Ross Brawn has been at this since last year, always giving the impression they got an ace up their sleeve only to back track with lots of excuses & explanations after awards.

    But there’s no denying the fact there’s something strange about these 2012 Pirelli tyres for they seem not to consistent but hey, this is good news for the fans because this means we can expect the expected.

    Meanwhile, considering Mercedes poor run of results these past two seasons more so seeing as Lotus seem to have jumped them in the pecking order, I can’t see the team existing on the grid much longer more so as Brawn said his biggest goal/wish is to give Rosberg his first win & Schumi his 92 win.

    Now considering the Mercedes DRS system, it’s looking more likely to get banned for that’s how F1 works i.e. If some teams aren’t happy about a new invention, it won’t last long even though it’s been declared legal & has been copied by the rest.

    1. Wu says:

      It’s 2 teams that should be in front of Merc in quali protesting. Mclaren doesn’t mind because it leaves a buffer between them and the rest, and the other ones aren’t close enough to care all that much.

      1. James Clayton says:

        Plus McLaren are wetting themselves at the potential for them in qualifying when they get a similar system on their car! :)

      2. Wu says:

        I don’t think anyone is close to understanding how the system works, and even if they do they’ll have to change everything about the car. It’s no good changing the bodywork alone; to change it would mean all the other aero stuff would have to be changed too.

        This isn’t a ‘cut and paste’ job like the double diffuser was. A car has to be redesigned to incoperate it, which is why the Lotus and Red Bull are protesting. Better to ban it than live with it.

        All of this makes me rather sad. Brawn’s Merc came up with a potentially title winning concept only to be beaten by their own inability to understand the tyres.

      3. Kevin Green says:

        They understand it completely now i will assure you Wu but the problems integrating it into the car as Mercedes clearly have pre crash testing.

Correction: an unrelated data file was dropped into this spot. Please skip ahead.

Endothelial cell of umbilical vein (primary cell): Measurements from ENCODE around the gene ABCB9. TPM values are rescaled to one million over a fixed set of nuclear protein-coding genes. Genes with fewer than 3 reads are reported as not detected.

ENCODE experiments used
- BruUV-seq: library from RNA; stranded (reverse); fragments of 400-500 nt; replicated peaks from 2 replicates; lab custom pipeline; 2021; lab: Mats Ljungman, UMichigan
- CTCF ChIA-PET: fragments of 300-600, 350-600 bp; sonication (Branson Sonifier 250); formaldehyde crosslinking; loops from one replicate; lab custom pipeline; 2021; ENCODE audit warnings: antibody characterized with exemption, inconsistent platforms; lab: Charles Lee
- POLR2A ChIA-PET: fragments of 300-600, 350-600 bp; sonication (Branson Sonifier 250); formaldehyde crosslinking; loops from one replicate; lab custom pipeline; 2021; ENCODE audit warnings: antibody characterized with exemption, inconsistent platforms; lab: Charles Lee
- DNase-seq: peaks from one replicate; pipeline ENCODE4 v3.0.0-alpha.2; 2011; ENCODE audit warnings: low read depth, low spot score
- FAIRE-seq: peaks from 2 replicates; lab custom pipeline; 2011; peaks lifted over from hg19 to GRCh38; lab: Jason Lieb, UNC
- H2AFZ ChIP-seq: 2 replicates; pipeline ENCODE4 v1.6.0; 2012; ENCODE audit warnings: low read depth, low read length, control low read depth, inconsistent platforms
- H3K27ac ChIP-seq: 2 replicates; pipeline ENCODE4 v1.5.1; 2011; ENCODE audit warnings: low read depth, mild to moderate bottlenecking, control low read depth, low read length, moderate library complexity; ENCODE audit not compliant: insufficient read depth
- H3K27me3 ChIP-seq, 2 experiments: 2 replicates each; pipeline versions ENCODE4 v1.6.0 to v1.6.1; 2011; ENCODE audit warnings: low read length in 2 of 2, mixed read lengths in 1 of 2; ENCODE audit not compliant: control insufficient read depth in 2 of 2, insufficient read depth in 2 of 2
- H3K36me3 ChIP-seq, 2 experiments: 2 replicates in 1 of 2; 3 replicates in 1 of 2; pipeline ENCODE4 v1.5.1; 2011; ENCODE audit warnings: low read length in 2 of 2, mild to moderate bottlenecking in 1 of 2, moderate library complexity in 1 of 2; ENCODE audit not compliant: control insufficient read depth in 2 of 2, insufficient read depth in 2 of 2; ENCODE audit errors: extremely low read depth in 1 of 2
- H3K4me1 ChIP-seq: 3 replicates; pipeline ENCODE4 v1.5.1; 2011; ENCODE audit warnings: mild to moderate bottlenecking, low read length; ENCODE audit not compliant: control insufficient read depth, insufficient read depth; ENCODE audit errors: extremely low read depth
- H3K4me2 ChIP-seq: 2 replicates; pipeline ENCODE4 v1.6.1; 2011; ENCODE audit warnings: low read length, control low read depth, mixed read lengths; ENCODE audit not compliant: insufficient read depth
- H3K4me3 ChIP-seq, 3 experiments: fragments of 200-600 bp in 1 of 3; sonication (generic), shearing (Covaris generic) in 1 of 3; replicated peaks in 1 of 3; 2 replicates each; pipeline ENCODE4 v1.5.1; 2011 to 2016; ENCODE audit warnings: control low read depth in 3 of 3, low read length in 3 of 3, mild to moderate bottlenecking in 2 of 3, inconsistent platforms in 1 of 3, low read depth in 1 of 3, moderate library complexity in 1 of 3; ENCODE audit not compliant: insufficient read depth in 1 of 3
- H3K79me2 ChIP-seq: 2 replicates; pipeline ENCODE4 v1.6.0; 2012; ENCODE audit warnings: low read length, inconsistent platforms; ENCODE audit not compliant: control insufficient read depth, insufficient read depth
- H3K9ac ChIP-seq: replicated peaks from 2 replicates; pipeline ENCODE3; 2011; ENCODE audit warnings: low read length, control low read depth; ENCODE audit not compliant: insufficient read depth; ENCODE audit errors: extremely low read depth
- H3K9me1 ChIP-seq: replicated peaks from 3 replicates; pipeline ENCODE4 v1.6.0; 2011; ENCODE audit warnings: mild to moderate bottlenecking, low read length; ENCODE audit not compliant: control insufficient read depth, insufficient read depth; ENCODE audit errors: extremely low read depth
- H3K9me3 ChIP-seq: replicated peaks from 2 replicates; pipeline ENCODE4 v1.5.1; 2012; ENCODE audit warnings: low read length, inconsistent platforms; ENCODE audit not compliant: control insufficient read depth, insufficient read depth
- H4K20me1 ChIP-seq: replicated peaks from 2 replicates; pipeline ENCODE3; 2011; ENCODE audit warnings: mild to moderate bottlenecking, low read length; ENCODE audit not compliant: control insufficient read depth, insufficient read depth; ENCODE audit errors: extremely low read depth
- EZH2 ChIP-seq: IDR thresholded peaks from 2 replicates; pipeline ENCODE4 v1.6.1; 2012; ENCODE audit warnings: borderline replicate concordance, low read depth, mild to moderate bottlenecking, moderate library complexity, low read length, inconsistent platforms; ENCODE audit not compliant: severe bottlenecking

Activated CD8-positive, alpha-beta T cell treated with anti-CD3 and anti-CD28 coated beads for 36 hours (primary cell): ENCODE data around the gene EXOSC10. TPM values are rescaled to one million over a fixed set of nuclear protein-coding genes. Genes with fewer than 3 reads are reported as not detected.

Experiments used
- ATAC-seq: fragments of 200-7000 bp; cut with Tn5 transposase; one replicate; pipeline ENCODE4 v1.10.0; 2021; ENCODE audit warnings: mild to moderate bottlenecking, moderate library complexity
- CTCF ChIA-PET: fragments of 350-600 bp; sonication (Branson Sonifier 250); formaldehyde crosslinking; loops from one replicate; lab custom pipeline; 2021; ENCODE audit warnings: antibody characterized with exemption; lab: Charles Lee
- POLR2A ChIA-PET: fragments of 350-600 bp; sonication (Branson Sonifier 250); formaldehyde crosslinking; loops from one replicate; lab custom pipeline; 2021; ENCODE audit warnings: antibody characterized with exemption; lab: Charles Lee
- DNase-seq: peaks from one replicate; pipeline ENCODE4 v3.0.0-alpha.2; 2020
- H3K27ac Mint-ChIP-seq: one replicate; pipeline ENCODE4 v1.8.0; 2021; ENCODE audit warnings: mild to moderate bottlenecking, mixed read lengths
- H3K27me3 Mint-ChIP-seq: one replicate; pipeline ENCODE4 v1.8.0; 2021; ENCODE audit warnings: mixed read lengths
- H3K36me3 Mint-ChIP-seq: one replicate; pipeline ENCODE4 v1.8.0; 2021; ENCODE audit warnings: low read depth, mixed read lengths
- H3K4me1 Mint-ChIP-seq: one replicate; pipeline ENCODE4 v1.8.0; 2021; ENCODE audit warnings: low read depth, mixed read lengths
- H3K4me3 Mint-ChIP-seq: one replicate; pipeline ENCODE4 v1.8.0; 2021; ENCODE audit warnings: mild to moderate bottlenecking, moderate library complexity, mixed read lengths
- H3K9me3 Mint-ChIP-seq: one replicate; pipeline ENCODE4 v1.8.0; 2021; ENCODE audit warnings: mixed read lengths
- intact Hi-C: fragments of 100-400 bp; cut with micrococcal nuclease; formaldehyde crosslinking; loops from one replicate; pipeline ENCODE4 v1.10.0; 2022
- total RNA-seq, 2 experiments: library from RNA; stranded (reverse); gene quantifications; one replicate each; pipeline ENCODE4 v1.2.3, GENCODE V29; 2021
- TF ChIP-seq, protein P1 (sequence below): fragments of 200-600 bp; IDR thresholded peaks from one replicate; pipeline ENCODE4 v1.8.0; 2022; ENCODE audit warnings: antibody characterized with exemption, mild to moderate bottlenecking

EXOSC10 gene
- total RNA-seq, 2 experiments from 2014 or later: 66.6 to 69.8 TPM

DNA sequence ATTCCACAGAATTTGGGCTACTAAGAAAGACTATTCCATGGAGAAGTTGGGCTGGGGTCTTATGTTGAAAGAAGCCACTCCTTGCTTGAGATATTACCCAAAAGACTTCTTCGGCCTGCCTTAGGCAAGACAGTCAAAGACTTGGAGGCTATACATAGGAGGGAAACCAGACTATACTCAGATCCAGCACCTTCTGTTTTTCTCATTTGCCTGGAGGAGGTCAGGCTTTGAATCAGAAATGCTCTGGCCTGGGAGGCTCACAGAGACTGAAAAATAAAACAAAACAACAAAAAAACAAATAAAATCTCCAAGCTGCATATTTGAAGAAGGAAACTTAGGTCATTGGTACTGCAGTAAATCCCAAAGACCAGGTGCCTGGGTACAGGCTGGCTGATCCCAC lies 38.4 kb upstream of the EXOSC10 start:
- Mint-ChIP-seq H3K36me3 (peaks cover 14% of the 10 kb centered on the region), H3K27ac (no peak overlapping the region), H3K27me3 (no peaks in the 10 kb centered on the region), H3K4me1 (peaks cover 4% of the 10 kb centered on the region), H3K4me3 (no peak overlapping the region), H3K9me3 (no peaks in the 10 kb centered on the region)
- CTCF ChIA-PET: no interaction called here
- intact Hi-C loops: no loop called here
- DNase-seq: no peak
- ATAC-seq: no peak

As its not simply a case of matching the Mercedes effects by tie rapping hose piping onto the sides/under the car for obv aero reasons as the channeling/tubing is integrated through the chassis.

        That is the other teams problem and not it should not and I believe will not be banned.

      4. Kevin Green says:

        Define the terms should be??? thought it was a competitive sport!! some peoples !

  13. Davexxx says:

    I have a lot of time for Ross Brawn. He is surprisingly open for the secretive F1 world. I thank him for his openness here. I wonder, whenever he quits his current job, he’d consider a governing role within the FIA or similar? Charlie Whiting replacement? He’d certainly be well respected and trusted. Though if I were him perhaps I’d prefer to finally retire and enjoy the money! ;-)

    1. James Allen says:

      GIven how much money he’s made in the last three years I don’t think he needs to do an FIA Technical job, however prestigious!

    2. Victor says:

      I agree – you always learn something when Ross speaks. And he is a winner.

  14. kay says:

    Incompetant rookies bashing you up the inside doesnt help either, that dimwit should have been given a penalty

    1. Scott says:

      I am very surprised by grosjean and his reaction to his start to the year. Is this not the same way he behaved last time he was in f1. Early days, but hope he does not self destruct again.

    2. Wu says:

      As much as I don’t agree with you; it was a simple, yet disheartning race incident, I was a little angry with his assesment of the incident. Ok, the Maldonando incident might have left him a little jaded, and yes it was a tad harsh in Melbourne, but in Malaysia it was his own fault for not letting that move by Schumacher go. As I said, a racing incident. But to go and blame Schumacher utterly for that mishap?

      Only 2 qualis up front and he already thinks he’s Senna.

      1. SImon Donald says:

        It must be the black and gold Lotus-Renault he drives!!

        It is clear that Grosjean is very fast, he has certainly had the legs on Kimi in qualifying so far and we havn’t had a chance to see them on race pace yet obviously. He just needs to calm down – to quote Sir Murray of Walker, “To finish first, first you must finish!”